The world is filled with myriad sounds that can overwhelm a person with relentless acoustics. Noise is so prevalent in everyday life that the concept and achievement of comfortable quiet is hard to define.
During the 180th Meeting of the Acoustical Society of America, which will be held virtually June 8-10, Aggelos Tsaligopoulos, from the University of the Aegean, will describe how quiet could be measured in the hopes of better understanding its impact on people. The session, “Towards a new understanding of the concept of quietness,” will take place Wednesday, June 9, at 11:20 a.m. Eastern U.S.
Tsaligopoulos said there is a dualism between noise and quiet, meaning quietness so far is viewed as a contradiction and as the lack of something, even if that something is noise. Quietness in the urban context is more than the absence of noise — it’s searching for wanted noise in order to avoid the unwanted.
“The context and the environment surrounding the listener changes dramatically the way we understand quietness, highlighting the phenomenology in acoustic perception,” Tsaligopoulos said. “So, what if we try to break the association between noise and quietness? What if we try to assign to the term quietness quantifiable characteristics that can be subject to measurements?”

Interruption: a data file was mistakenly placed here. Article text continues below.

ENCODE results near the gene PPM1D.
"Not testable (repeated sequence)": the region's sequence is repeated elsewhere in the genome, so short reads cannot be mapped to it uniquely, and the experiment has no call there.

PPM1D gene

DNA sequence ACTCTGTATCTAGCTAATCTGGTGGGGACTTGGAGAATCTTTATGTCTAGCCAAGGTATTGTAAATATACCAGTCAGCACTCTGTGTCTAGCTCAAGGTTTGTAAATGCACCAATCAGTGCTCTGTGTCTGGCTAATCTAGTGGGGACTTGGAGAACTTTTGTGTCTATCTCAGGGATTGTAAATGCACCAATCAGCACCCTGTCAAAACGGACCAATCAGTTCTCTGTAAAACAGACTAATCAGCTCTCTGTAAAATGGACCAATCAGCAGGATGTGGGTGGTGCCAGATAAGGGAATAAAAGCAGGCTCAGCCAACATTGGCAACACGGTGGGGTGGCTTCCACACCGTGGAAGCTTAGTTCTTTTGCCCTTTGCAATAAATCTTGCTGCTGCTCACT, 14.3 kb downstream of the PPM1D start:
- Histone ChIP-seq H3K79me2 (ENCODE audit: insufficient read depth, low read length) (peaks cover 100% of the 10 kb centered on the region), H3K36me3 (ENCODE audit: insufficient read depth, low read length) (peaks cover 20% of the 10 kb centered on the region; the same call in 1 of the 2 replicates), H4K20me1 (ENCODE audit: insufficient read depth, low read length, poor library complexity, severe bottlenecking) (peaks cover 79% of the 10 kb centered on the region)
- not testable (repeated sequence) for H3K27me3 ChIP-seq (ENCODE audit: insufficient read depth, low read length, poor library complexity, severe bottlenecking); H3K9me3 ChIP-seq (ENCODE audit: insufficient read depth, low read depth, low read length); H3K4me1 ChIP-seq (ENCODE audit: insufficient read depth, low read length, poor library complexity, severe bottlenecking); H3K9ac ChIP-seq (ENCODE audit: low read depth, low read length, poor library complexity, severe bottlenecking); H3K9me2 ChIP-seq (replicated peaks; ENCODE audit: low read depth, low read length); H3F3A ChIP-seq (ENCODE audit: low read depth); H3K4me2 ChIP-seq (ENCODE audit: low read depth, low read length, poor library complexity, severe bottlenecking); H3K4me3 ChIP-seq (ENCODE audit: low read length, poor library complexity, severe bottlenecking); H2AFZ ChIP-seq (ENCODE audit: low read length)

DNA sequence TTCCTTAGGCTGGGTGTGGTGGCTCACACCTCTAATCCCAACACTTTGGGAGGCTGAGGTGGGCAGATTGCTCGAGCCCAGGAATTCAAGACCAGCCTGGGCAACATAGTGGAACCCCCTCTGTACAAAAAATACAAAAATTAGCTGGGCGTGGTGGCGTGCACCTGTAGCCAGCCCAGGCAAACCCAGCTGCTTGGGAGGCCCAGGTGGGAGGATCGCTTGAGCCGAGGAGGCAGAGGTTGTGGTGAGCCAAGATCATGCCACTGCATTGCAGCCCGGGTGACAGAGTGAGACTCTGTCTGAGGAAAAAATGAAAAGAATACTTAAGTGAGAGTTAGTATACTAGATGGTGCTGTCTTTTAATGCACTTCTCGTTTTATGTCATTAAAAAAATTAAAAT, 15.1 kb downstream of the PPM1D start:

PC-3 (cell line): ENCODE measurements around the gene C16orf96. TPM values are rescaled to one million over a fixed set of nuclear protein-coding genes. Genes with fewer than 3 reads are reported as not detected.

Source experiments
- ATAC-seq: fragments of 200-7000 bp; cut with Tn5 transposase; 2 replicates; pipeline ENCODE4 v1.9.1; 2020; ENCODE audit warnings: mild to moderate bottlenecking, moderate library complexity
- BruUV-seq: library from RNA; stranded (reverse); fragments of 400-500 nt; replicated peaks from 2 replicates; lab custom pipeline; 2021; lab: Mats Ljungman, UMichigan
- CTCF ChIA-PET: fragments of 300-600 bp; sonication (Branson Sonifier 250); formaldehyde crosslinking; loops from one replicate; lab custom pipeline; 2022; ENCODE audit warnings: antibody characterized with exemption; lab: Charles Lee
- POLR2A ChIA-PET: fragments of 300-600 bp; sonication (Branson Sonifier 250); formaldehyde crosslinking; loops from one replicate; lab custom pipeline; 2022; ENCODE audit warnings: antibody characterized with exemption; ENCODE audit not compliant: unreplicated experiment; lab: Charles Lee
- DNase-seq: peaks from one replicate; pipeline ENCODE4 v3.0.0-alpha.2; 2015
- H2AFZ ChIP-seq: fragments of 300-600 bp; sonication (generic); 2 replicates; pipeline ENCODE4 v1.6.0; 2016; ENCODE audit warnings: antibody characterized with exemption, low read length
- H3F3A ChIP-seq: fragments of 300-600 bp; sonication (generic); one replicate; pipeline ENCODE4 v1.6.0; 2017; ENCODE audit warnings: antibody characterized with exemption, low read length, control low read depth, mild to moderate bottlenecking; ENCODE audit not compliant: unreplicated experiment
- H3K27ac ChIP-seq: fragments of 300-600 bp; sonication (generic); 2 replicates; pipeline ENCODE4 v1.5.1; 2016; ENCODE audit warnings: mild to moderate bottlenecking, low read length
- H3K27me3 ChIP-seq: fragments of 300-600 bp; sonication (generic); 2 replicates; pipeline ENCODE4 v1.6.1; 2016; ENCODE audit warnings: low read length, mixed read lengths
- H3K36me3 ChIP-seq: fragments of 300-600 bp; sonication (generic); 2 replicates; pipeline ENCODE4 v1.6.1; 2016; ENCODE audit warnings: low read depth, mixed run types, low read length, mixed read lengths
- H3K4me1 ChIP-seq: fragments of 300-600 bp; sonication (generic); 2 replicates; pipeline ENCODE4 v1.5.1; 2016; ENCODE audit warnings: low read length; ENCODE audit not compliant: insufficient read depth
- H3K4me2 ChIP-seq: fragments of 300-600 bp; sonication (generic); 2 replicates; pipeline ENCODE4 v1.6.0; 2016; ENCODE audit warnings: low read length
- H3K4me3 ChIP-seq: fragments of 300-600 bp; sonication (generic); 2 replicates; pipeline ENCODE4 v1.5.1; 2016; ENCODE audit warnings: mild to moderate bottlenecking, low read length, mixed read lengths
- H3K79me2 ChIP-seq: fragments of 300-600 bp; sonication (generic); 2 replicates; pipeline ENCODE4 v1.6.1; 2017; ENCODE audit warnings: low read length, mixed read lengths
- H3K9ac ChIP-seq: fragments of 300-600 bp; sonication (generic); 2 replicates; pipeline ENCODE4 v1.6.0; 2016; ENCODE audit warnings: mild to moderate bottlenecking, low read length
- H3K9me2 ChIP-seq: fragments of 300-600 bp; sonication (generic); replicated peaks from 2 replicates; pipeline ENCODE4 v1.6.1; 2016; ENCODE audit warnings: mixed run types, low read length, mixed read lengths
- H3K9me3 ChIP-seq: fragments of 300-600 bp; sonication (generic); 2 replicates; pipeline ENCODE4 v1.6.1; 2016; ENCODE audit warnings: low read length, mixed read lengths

The Composite Urban Quietness Index is an effort at quietness quantification based on the levels of acoustic complexity in an area. The goal is to give a new meaning to quietness in terms of sound complexity and provide for a reduction in noise intensity.
Tsaligopoulos points out stress can be caused by high-intensity sound but also by silent acoustic environments. He said there could be a “sweet spot” of quietness that reduces the stress without creating it because it is too quiet, but he believes this is equivalent to mediocracy.
“It is time to look beyond our phenomenological short-term pleasure and realize that well-being is a long-term multidisciplinary effort that we need to plan ahead, keeping in mind ecological sustainability environmental equity and perhaps biocultural diversity.”
Stella Kyvelou, from Panteion University of Social and Political Sciences; Nefta Votsi, from the National Observatory of Athens; Aimilia Karapostoli, from Democritus University of Thrace; and Chris Economou and Yiannis Matsinos, from University of the Aegean, contributed to this research.